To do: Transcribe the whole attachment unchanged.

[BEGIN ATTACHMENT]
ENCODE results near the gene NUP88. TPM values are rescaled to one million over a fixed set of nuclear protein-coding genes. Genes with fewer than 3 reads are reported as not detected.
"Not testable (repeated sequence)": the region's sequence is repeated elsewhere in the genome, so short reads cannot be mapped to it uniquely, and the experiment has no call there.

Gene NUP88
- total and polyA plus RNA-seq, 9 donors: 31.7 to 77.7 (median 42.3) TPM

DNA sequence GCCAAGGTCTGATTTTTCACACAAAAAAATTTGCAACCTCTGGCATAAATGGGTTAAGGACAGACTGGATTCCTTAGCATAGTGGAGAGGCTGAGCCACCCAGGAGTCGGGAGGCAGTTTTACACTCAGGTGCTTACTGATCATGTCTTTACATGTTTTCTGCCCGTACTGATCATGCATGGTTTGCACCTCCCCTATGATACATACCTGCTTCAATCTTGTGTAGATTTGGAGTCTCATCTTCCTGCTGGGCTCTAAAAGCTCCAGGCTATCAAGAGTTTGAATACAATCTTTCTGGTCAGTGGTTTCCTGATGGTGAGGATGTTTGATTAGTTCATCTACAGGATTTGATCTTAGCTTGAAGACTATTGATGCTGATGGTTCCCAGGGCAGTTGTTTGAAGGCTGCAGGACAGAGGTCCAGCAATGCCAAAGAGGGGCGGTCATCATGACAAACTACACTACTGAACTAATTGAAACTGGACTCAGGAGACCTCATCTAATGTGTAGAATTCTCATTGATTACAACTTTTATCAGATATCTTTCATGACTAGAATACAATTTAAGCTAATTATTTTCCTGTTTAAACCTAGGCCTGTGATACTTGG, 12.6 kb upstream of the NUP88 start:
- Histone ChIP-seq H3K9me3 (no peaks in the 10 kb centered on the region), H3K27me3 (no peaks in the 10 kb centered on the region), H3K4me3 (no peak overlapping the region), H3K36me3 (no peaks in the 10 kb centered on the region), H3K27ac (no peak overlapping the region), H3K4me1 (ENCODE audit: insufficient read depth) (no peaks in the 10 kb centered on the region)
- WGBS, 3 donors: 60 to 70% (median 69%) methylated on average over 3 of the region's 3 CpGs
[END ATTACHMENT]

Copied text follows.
ENCODE results near the gene NUP88. TPM values are rescaled to one million over a fixed set of nuclear protein-coding genes. Genes with fewer than 3 reads are reported as not detected.
"Not testable (repeated sequence)": the region's sequence is repeated elsewhere in the genome, so short reads cannot be mapped to it uniquely, and the experiment has no call there.

Gene NUP88
- total and polyA plus RNA-seq, 9 donors: 31.7 to 77.7 (median 42.3) TPM

DNA sequence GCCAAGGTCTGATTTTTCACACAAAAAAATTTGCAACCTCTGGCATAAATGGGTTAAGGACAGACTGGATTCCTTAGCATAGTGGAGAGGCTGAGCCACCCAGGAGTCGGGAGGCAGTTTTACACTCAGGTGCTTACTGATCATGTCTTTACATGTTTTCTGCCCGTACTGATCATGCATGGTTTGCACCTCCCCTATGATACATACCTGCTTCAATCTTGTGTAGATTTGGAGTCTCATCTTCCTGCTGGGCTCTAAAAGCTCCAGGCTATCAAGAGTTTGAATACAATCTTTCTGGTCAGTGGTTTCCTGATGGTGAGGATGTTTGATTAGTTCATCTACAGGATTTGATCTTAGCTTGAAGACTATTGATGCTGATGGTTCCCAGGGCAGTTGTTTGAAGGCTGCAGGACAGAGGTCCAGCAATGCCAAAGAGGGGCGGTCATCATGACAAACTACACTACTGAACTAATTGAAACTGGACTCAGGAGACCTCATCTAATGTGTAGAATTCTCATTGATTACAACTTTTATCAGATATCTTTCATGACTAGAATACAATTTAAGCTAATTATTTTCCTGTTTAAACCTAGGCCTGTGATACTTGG, 12.6 kb upstream of the NUP88 start:
- Histone ChIP-seq H3K9me3 (no peaks in the 10 kb centered on the region), H3K27me3 (no peaks in the 10 kb centered on the region), H3K4me3 (no peak overlapping the region), H3K36me3 (no peaks in the 10 kb centered on the region), H3K27ac (no peak overlapping the region), H3K4me1 (ENCODE audit: insufficient read depth) (no peaks in the 10 kb centered on the region)
- WGBS, 3 donors: 60 to 70% (median 69%) methylated on average over 3 of the region's 3 CpGs